Last Night in Montreal, Paperback
5 out of 5 (2 ratings)

Description

From the New York Times bestselling author of Station Eleven. Lilia has been leaving people behind her entire life.

Haunted by her inability to remember her early childhood, and by a mysterious shadow that seems to dog her wherever she goes, Lilia moves restlessly from city to city, abandoning lovers and friends along the way.

But then she meets Eli, and he's not ready to let her go, not without a fight. Gorgeously written, charged with tension and foreboding, Emily St.

John Mandel's Last Night in Montreal is the story of a life spent at the centre of a criminal investigation.

It is a novel about identity, love and amnesia, the depths and limits of family bonds and - ultimately - about the nature of obsession.

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Reviews

Showing 1 - 2 of 2 reviews.

Review by
5

I suspect that I will look back on 2015 as the year of Emily St John Mandel. Until a few days ago I might have been tempted to put money on her marvellous novel 'Station Eleven' being the finest book I will read this year. That, however, was before my boss recommended her first novel, 'Last Night in Montreal'.Right from the first page, when Lilia leaves the Brooklyn apartment that she shares with mature PhD student Eli, I was captivated by this beguiling story. Lilia is beautiful, speaks four languages and can't stop travelling. She also has a complicated past.As the novel opens she is in her early twenties and has been travelling through America, moving from city to city and never staying for long in any one place. We soon learn that this has been the story of her life, as far as she can remember. She was born in Montreal, though her parents separated shortly afterwards. Denied access for years, her father abducted her one evening and, having hastily driven south across the border, they just kept on moving. Mandel drip feeds us little gobbets of information about the principal characters, moving around in time and place. Her father had taken on various careers after leaving Lilia's mother, from one of which he derived a sizeable fortune which would subsequently fund their chaotic odyssey throughout mainland America. Eli has been studying dying languages, and enchants Lilia with some of his descriptions of metaphors and similes in remote dialects that completely defy translation. Christopher is a private investigator hired to try to find and retrieve the abducted Lilia, though he gradually succumbs to a protective obsession with his quarry, to the extent that he neglects Michaela, his own young daughter back in Montreal. Michaela just wants to run away with the circus.From these seemingly inchoate characters Mandel weaves a beautiful tapestry that manages to combine a road story with a lucid dissection of love, longing, loss, obsession and hope, with a gentle sprinkling of philology thrown in. What is more, she encompasses all this in just 250 pages that, once begun, are difficult to put down.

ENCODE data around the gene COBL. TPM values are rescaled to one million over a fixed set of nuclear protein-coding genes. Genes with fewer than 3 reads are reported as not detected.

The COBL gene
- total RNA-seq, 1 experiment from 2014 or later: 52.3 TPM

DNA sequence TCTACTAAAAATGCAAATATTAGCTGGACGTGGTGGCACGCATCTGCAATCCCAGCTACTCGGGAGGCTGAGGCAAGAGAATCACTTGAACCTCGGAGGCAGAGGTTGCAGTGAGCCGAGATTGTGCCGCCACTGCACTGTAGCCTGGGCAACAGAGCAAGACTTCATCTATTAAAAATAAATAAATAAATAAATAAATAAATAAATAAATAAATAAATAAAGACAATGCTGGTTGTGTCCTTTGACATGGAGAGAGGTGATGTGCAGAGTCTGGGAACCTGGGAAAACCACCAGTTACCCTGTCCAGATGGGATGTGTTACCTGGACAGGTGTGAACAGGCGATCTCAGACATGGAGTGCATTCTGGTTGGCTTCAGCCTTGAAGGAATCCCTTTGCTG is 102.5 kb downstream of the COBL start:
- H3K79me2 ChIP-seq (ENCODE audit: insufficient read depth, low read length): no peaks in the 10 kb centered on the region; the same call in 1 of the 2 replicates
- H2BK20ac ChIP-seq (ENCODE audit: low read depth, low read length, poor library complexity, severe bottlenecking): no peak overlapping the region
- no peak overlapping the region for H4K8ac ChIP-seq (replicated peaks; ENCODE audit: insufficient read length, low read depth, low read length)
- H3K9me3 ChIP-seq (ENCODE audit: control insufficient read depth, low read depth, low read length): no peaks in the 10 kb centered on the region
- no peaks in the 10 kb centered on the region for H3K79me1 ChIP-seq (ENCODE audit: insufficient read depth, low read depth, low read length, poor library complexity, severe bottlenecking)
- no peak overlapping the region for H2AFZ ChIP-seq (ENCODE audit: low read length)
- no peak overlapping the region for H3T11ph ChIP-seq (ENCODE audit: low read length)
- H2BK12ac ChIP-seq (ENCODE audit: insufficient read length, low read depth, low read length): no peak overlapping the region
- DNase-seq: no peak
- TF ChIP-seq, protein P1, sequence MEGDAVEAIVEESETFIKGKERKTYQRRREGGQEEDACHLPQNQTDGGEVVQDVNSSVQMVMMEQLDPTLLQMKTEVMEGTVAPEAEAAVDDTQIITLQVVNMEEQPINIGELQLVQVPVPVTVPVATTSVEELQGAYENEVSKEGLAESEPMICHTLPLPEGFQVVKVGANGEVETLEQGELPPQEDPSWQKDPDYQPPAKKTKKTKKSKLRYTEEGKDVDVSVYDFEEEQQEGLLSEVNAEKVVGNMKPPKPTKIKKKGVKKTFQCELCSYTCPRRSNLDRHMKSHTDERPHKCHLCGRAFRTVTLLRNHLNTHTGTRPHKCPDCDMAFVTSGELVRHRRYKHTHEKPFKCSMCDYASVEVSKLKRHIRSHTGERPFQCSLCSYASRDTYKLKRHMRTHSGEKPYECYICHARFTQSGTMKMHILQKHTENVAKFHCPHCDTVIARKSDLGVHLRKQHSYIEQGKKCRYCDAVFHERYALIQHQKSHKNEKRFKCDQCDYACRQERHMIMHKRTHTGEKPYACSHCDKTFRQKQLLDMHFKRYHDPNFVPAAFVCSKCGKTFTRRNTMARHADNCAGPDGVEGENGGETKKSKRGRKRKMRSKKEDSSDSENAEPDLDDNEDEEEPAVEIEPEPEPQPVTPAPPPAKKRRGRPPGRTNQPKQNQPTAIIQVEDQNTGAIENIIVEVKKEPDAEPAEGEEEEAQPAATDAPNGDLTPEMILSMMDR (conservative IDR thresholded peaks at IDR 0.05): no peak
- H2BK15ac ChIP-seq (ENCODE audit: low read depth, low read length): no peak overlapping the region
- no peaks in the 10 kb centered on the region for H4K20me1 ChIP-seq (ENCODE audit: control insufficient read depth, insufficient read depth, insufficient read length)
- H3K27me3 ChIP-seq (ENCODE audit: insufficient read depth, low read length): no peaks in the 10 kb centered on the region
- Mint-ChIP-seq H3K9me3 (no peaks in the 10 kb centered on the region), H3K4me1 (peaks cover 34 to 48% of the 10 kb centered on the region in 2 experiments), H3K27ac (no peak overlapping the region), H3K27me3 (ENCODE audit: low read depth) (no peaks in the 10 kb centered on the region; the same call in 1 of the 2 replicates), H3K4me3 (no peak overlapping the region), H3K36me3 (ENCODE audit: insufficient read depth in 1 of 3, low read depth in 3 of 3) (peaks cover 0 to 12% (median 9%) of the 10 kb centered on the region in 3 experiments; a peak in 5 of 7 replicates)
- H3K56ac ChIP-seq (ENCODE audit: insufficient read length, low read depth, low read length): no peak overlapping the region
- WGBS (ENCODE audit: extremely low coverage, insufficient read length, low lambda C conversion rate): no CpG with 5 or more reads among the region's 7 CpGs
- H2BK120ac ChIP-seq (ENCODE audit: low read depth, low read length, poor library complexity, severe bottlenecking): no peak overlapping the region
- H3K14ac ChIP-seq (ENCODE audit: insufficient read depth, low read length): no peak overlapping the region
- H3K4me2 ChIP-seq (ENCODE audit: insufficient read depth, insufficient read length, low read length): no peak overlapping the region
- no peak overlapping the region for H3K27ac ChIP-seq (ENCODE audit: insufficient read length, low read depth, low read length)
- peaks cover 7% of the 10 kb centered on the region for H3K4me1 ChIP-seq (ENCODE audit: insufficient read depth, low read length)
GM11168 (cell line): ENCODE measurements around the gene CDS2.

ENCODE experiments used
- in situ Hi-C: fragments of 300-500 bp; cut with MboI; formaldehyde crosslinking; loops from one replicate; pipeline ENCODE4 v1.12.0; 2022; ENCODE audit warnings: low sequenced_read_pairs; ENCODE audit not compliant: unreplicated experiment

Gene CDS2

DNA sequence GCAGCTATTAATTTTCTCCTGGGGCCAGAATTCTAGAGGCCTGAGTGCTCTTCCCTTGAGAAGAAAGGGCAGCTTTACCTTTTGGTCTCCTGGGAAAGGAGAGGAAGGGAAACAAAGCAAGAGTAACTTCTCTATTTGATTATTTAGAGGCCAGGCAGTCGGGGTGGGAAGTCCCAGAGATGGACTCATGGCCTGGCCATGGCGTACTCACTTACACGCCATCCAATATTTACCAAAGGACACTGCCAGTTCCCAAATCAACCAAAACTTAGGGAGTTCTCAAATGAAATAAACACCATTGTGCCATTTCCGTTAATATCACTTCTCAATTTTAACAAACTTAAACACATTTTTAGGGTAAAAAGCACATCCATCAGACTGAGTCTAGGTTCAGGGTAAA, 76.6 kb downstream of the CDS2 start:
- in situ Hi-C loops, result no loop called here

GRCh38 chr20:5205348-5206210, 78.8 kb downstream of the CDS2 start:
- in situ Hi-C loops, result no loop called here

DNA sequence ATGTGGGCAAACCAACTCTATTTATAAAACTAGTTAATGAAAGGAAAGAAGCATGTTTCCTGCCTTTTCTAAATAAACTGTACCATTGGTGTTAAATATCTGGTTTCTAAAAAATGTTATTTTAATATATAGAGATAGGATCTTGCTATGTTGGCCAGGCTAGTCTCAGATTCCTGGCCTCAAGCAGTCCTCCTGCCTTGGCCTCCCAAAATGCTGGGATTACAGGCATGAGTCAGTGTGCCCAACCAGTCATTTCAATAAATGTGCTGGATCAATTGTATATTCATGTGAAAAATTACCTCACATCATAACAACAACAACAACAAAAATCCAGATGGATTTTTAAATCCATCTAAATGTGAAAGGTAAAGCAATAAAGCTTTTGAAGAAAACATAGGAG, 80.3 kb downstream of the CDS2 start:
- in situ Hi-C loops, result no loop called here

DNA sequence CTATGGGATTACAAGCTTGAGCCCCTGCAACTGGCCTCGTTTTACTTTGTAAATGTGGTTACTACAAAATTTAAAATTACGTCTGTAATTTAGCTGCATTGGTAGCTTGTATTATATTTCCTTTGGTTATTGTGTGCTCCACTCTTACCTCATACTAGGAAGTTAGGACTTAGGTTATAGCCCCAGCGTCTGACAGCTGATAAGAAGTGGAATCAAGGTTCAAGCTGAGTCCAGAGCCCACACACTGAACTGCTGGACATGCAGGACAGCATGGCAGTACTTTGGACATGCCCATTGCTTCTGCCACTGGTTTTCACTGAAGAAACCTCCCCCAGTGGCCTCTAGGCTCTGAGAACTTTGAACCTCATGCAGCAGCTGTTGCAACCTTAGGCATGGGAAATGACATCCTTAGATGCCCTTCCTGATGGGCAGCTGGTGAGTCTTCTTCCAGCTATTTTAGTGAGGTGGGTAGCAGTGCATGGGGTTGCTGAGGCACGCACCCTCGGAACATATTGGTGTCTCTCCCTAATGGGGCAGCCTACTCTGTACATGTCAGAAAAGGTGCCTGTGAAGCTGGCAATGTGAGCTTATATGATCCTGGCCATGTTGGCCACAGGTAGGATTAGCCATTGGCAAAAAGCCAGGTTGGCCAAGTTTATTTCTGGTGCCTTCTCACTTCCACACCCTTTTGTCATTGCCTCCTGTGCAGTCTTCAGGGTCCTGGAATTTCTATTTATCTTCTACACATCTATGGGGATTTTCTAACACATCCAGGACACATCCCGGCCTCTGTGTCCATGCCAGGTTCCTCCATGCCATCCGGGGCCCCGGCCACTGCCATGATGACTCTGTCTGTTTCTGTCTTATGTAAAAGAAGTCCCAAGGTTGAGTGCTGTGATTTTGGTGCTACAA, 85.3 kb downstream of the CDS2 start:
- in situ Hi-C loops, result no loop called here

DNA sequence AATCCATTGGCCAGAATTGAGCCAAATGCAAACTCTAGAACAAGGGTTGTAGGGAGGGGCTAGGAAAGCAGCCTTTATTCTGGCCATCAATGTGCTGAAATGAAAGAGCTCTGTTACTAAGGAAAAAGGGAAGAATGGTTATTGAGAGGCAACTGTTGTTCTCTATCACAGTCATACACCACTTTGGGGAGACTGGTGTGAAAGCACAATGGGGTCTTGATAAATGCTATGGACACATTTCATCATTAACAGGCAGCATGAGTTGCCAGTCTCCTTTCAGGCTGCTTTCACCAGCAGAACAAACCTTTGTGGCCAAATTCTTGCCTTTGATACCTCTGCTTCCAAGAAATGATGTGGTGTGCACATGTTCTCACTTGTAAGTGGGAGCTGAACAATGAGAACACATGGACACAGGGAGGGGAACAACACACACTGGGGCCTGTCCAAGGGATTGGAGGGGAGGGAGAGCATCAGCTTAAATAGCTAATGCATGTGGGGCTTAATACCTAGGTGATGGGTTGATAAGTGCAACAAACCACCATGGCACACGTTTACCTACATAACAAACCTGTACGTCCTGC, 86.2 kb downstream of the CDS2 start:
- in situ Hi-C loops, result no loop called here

Review by
5

I first read this book a few months ago as a consequence of having been amazed by Emily St John Mandel's 'Station Eleven', which I heartily expected would romp home for the title of finest book that I would read during 2015. Marvellous though 'Station Eleven' was, however (and I recently re-read it, too, and found it even more enjoyable second time around), I think that 'Last Night in Montreal' eclipses it.Right from the first page, when Lilia leaves the Brooklyn apartment that she shares with mature PhD student Eli, I was captivated by this hypnotic story. Lilia is beautiful, speaks four languages and can't stop travelling. She also has a complicated past.As the novel opens she is in her early twenties and has been travelling through America, moving from city to city and never staying for long in any one place. We soon learn that this has been the story of her life, as far as she can remember. She was born in Montreal, though her parents separated shortly afterwards. Denied access for years, her father abducted her one evening and, having hastily driven south across the border into America, they just kept on moving. Mandel drip feeds us little gobbets of information about the principal characters, moving around in time and place. Her father had taken on various careers after leaving Lilia's mother, from one of which he derived a sizeable fortune which would subsequently fund their chaotic odyssey throughout mainland America. Eli has been studying dying languages, and enchants Lilia with some of his descriptions of metaphors and similes in remote dialects that completely defy translation. Christopher is a private investigator hired to try to find and retrieve the abducted Lilia, though he gradually succumbs to a protective obsession with his quarry, to the extent that he neglects Michaela, his own young daughter back in Montreal. Michaela just wants to run away with the circus.From these seemingly inchoate characters Mandel weaves a beautiful tapestry that manages to combine a road story with a lucid dissection of love, longing, loss, obsession and hope, with a gentle sprinkling of philology thrown in. What is more, she encompasses all this in just 250 pages that, once begun, are difficult to put down. The story is beautifully written, and the final chapter contains some of the most beguiling pages I have ever read.

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